Annexation of Texas 


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Annexation of Texas.

The Southern people were anxious to have the State of Texas annexed to the United States, and such a desire was a prevailing feeling in that sovereign State. The proposition, when formally made, was opposed by the people of the North, because the annexation would increase the area and political strength of the slave power, and lead to a war with Mexico. But the matter was persisted in by the South, and, with the approbation of President Tyler, a treaty to that effect was signed in Washington, D. C., April 12, 1844, by Mr. Calhoun, Secretary of State, and Messrs. Van Zandt and Henderson on the part of Texas. It was rejected by the Senate in June following. The project was presented at the next session of Congress in the form of a joint resolution. It had been made a leading political question at the Presidential election in the autumn of 1844.

Republic of Texas Map

Republic of Texas Map at the Time of Annexation

 James K. Polk had been nominated over Mr. Van Buren, because he was in favor of the annexation. The joint resolution was adopted March 1, 1845, and received the assent of President Tyler the next day. On the last day of his term of office he sent a message to the Texas government, with a copy of the joint resolutions of Congress in favor of annexation. These were considered by a convention in Texas, called for the purpose of forming a State constitution. That body approved the measure (July 4, 1845), and on that day Texas became one of the States of the Union.

Annexation of Texas PosterThe following is the text of the joint resolution of the Congress and of the Texas ordinance:

COMMITTEE ROOM, July 4, 1845. Hon. Thomas J. Rusk, President of the Convention:

The committee to whom was committed the communication of his Excellency the President of the republic, together with the accompanying documents, have had the same under consideration, and have instructed me to report the following ordinance, and recommend its adoption by the convention.

Whereas, the Congress of the United States of America has passed resolutions providing for the annexation of Texas to that Union, which resolutions were approved by the President of the United States on the first day of March, 1845 ; and
Whereas, the President of the United States has submitted to Texas the first and second sections of the said resolutions as the basis upon which Texas may be admitted as one of the States of said Union, and Whereas, the existing government of the republic of Texas has assented to the proposals thus made, the terms and conditions of which are as follows:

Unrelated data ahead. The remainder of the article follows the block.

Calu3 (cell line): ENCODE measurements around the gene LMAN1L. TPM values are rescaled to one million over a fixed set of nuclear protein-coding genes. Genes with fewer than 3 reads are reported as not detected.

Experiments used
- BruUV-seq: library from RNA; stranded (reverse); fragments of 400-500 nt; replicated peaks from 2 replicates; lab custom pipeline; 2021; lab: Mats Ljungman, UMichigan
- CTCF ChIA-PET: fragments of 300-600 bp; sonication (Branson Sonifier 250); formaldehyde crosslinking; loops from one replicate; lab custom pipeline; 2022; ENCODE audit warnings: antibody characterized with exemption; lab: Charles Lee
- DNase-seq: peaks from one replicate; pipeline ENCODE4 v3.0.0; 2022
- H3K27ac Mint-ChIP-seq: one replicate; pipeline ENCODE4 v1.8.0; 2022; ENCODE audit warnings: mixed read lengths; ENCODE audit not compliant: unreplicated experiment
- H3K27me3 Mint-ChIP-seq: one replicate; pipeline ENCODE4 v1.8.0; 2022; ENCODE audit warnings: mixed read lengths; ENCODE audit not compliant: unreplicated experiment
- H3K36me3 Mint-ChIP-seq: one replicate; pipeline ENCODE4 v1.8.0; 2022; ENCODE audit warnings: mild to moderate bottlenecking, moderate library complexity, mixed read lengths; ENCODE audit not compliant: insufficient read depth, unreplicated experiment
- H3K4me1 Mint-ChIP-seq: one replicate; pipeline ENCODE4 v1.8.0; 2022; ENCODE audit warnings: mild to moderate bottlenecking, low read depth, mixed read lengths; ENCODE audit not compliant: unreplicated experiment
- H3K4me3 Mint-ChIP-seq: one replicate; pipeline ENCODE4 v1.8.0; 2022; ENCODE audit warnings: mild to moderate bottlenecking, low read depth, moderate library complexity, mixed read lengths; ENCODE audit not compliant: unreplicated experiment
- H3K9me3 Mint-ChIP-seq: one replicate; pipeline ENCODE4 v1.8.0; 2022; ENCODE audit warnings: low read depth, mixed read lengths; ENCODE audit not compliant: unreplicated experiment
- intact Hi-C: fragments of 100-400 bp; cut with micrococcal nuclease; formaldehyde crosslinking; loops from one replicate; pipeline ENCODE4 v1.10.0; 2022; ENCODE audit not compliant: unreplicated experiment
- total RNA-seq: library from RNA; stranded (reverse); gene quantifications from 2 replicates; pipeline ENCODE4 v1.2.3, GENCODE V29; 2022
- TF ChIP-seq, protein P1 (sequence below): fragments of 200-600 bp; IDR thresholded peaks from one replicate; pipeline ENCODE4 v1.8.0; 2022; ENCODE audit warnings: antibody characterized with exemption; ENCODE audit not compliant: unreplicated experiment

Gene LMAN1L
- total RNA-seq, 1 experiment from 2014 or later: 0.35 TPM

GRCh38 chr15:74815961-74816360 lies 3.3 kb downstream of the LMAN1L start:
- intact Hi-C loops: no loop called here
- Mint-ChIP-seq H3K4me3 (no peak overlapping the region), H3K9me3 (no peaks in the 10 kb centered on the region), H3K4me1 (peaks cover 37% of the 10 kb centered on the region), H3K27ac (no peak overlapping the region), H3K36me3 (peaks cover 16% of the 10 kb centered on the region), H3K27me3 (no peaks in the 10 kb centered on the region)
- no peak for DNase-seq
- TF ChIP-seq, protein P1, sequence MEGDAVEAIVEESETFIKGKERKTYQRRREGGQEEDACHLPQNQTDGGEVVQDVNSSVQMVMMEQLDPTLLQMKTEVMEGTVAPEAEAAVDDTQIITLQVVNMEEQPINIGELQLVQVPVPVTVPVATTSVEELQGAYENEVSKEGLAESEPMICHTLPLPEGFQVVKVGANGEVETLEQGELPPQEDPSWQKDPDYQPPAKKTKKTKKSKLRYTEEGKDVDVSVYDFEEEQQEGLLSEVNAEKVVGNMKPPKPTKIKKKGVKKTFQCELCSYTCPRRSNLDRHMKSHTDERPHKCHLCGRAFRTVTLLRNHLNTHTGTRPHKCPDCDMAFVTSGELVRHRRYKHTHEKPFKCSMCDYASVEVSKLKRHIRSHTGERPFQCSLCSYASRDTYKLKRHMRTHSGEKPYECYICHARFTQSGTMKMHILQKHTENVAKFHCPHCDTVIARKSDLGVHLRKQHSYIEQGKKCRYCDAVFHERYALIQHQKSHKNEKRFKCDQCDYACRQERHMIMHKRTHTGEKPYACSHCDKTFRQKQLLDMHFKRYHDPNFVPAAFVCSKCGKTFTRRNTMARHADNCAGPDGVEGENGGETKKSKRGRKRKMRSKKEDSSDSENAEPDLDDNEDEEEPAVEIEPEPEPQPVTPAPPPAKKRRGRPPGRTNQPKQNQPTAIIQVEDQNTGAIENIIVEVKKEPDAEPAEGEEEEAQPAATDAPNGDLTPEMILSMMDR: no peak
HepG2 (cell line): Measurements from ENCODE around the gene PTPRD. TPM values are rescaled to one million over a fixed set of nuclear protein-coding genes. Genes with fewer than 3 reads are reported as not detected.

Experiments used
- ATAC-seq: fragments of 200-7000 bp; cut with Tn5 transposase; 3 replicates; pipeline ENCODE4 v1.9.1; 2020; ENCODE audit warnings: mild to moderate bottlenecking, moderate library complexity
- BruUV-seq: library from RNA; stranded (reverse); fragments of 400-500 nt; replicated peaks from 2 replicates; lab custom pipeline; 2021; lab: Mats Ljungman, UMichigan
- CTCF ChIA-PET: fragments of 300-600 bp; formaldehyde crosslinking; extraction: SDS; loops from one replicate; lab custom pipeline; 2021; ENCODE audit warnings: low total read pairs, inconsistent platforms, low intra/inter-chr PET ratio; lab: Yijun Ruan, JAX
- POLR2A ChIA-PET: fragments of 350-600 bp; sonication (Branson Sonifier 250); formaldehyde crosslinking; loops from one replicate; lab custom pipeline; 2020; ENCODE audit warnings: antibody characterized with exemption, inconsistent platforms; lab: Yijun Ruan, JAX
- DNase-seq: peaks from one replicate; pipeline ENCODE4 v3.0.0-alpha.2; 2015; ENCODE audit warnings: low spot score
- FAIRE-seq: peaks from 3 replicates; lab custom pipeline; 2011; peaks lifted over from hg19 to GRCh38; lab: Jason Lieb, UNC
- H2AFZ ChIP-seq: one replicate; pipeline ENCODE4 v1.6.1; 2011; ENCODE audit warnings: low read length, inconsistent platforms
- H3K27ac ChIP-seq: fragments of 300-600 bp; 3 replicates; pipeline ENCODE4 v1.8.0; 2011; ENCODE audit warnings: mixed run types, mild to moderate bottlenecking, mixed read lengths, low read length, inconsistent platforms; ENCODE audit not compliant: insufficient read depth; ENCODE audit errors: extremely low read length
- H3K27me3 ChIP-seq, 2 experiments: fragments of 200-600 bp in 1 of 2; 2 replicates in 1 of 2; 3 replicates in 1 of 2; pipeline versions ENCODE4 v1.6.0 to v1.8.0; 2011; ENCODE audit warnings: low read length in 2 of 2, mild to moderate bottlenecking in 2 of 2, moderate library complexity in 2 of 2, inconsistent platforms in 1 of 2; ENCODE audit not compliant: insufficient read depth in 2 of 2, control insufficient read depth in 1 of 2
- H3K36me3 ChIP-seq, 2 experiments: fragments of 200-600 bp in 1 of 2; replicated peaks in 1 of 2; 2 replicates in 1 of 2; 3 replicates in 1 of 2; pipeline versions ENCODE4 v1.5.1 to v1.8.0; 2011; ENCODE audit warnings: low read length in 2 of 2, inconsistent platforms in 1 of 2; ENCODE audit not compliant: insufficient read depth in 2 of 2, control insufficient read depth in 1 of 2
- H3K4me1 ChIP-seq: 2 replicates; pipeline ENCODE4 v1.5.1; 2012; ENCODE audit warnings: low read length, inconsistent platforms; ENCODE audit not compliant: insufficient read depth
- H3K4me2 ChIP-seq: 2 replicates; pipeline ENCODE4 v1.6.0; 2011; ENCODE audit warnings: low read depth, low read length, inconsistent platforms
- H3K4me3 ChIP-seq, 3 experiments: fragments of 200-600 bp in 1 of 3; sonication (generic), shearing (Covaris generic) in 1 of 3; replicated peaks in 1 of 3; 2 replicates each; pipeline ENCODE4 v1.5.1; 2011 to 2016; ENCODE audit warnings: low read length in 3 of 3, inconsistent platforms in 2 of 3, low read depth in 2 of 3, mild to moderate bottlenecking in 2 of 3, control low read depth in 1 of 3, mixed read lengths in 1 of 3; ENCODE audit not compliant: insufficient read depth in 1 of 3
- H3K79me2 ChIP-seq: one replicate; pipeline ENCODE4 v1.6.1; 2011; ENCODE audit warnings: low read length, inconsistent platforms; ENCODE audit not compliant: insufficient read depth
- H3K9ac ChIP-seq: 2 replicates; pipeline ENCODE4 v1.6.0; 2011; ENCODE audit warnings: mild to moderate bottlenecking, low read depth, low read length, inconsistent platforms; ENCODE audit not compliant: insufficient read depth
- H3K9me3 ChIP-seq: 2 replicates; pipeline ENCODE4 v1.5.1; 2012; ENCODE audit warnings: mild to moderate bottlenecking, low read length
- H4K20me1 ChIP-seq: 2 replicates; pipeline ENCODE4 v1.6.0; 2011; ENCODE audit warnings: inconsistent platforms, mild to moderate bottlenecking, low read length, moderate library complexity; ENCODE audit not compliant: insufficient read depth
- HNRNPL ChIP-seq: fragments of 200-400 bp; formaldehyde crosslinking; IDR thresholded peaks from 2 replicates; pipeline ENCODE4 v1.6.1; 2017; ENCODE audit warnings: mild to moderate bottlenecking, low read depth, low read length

Resolved by the Senate and House of Representatives of the United States of America in Congress assembled, that Congress doth consent that the territory properly included within, and rightfully belonging to, the republic of Texas, may be erected into a new State, to be called the State of Texas, with a republican form of government, adopted by the people of said republic, by deputies in convention assembled, with consent of the existing government, in order that the same may be admitted as one of the States of this Union.

And be it further resolved, that the foregoing consent of Congress is given upon the following conditions, to wit: First, said State to be formed, subject to the adjustment by this government of ail questions of boundary that may arise with others governments, and the constitution thereof, with the proper evidence of its adoption by the people of said republic of Texas, shall be transmitted to the President of the United States, to be laid before Congress for its final action, on or before the first day of January, 1846; second, said State, when admitted into the Union, after ceding to the United States all public edifices, fortifications, barracks, forts and harbors, navy and navy-yards, docks, magazines, and armaments, and all other means. pertaining to the public defense belonging to the said republic, shall retain all its public funds, debts, taxes, and dues of every kind which may belong to or be due and owing to the said republic, and shall also retain all the vacant and unappropriated lands lying within its limits, to be applied to the payment of the debts and liabilities of said republic of Texas, and the residue of said lands, after discharging said debts and liabilities, to be disposed of as said State may direct; but in no event are said debts and liabilities to become a charge upon the government of the United States; third, new States, of convenient size, not exceeding four in number, in addition to said State of Texas, and having sufficient population, may hereafter, by the consent of said State, be formed out of the territory thereof, which shall be entitled to admission under the provisions of the federal Constitution; and such States as may be formed out of that portion of said territory lying south of 36 30' N. lat., commonly known as the Missouri Compromise line, shall be admitted into the Union, with or without slavery, as the people of each State asking admission may desire; and in such State or States as shall be formed out of said territory north of said Missouri Compromise line slavery or involuntary servitude (except for crime) shall be prohibited.

Now, in order to manifest the assent of the people of the republic, as is required in the above-recited portions of said resolution, we, the deputies of the people of Texas in convention assembled, in their name and by their authority, do ordain and declare that we assent to, and accept the proposals, conditions, and guarantees contained in the first and second sections of the resolutions of the Congress of the United States aforesaid.

Adopted by a vote of 56 to 1, July 4, 1845, in the tenth year of the republic.
THOMAS J. RUSK, President. JAMES H. RAYMOND, Secretary.




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